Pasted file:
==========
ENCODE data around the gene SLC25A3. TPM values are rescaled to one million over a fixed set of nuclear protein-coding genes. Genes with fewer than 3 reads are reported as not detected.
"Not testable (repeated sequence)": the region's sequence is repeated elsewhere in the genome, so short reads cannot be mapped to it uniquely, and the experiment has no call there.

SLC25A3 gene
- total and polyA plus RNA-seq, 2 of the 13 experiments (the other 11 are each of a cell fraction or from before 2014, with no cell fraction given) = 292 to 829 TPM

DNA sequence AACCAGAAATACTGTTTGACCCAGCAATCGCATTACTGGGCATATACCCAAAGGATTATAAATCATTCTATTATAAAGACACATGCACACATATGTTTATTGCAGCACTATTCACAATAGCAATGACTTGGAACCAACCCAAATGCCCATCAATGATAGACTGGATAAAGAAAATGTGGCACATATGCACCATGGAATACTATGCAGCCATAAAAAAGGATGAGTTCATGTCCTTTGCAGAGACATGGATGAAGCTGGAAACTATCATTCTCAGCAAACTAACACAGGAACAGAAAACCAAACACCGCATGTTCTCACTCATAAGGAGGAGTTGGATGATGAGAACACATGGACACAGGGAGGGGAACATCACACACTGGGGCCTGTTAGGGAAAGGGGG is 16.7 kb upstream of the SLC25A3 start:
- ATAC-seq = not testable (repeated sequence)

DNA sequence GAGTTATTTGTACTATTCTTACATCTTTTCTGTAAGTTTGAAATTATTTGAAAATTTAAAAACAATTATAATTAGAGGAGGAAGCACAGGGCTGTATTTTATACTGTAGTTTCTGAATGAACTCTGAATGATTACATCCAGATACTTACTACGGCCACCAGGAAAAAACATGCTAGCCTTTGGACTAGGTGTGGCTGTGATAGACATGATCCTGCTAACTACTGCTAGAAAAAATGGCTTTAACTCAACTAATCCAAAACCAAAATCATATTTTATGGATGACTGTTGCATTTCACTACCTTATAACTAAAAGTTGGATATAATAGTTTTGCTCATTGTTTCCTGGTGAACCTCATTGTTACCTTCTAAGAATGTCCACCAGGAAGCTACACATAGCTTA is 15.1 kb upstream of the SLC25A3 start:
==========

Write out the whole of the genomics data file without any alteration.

ENCODE data around the gene SLC25A3. TPM values are rescaled to one million over a fixed set of nuclear protein-coding genes. Genes with fewer than 3 reads are reported as not detected.
"Not testable (repeated sequence)": the region's sequence is repeated elsewhere in the genome, so short reads cannot be mapped to it uniquely, and the experiment has no call there.

SLC25A3 gene
- total and polyA plus RNA-seq, 2 of the 13 experiments (the other 11 are each of a cell fraction or from before 2014, with no cell fraction given) = 292 to 829 TPM

DNA sequence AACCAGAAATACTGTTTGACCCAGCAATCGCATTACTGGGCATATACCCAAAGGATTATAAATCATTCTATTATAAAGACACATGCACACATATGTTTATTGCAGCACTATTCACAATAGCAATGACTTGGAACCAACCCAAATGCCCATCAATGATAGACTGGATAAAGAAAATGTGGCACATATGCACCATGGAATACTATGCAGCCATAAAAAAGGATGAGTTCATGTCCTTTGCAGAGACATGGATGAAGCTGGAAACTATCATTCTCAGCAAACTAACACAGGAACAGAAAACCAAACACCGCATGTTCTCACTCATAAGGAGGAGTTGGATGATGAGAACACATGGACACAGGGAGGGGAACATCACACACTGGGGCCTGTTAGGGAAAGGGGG is 16.7 kb upstream of the SLC25A3 start:
- ATAC-seq = not testable (repeated sequence)

DNA sequence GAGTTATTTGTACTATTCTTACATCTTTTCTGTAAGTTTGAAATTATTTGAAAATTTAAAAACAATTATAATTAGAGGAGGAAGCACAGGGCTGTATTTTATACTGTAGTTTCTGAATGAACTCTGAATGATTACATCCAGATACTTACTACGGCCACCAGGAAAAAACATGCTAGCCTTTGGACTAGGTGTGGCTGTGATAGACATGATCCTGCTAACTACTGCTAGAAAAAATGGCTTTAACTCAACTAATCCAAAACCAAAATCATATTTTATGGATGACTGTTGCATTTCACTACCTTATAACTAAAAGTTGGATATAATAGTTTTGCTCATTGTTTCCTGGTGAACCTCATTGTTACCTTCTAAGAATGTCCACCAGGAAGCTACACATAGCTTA is 15.1 kb upstream of the SLC25A3 start: